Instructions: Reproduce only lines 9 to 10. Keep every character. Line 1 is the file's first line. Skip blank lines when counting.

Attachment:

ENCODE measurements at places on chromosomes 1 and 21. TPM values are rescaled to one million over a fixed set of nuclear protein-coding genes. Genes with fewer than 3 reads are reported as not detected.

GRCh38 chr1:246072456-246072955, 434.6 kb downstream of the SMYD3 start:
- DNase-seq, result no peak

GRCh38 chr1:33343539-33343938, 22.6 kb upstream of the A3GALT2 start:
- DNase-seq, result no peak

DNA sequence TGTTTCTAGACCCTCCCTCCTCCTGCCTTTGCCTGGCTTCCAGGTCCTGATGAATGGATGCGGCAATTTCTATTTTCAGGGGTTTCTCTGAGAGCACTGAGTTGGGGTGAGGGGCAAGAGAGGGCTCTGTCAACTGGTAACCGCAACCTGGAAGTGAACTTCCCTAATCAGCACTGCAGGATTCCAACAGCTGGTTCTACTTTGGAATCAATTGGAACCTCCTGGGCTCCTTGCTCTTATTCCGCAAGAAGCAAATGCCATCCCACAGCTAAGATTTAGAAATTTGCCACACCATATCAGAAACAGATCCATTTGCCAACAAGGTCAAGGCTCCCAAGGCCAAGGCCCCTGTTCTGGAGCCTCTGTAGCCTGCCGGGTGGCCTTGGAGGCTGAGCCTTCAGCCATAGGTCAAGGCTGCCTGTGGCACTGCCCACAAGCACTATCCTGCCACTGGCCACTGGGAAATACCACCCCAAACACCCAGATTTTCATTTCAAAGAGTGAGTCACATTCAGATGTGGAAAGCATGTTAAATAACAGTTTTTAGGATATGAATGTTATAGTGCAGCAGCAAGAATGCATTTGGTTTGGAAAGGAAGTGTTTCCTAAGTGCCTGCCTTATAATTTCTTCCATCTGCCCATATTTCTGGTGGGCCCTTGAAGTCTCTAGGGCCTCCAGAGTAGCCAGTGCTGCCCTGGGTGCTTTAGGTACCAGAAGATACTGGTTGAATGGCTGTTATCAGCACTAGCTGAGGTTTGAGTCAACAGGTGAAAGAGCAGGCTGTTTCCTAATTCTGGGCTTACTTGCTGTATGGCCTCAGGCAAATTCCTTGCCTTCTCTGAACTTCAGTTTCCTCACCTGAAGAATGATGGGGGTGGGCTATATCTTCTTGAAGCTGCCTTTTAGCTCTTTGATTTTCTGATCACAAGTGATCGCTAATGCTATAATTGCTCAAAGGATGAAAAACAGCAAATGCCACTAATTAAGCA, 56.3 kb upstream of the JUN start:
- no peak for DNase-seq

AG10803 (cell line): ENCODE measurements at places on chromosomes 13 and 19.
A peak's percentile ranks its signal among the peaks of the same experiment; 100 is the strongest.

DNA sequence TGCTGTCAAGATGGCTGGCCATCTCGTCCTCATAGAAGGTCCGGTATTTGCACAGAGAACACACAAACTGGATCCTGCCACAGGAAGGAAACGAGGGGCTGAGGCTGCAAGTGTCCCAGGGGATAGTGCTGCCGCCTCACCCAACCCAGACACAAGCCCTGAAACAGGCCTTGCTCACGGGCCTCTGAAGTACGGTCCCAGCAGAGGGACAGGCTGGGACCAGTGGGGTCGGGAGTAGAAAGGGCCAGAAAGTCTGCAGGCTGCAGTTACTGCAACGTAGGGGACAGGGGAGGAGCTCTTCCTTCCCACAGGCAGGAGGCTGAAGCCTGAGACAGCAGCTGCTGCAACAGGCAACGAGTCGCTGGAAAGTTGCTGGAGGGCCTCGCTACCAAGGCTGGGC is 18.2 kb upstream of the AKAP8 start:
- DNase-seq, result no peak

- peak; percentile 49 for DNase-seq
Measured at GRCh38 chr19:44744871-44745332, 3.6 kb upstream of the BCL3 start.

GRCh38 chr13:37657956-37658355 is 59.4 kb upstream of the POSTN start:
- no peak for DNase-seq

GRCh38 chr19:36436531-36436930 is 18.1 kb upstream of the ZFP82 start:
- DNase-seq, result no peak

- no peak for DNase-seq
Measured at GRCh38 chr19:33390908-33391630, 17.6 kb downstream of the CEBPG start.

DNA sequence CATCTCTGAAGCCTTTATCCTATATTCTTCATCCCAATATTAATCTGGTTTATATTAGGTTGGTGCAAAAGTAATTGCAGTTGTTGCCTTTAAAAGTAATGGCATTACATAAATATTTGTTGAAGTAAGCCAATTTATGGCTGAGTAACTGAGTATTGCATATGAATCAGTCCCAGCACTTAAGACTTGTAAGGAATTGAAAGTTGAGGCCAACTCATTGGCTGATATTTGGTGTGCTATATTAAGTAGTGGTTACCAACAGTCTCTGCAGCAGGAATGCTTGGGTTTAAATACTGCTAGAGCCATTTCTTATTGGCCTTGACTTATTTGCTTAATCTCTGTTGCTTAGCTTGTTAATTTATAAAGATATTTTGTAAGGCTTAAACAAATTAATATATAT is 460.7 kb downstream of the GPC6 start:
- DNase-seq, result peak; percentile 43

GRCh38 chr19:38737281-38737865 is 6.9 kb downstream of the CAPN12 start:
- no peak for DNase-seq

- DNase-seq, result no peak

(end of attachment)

A peak's percentile ranks its signal among the peaks of the same experiment; 100 is the strongest.

DNA sequence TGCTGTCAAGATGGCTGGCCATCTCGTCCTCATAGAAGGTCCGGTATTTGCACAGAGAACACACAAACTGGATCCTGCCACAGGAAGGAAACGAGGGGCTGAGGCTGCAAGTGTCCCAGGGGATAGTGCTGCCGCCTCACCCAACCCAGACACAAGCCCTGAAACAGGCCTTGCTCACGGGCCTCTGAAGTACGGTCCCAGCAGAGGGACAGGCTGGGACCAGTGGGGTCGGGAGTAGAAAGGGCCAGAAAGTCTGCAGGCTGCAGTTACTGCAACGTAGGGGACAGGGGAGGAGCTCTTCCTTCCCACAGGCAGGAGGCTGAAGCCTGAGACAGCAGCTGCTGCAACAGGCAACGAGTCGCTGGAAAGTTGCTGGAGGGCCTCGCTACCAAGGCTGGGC is 18.2 kb upstream of the AKAP8 start: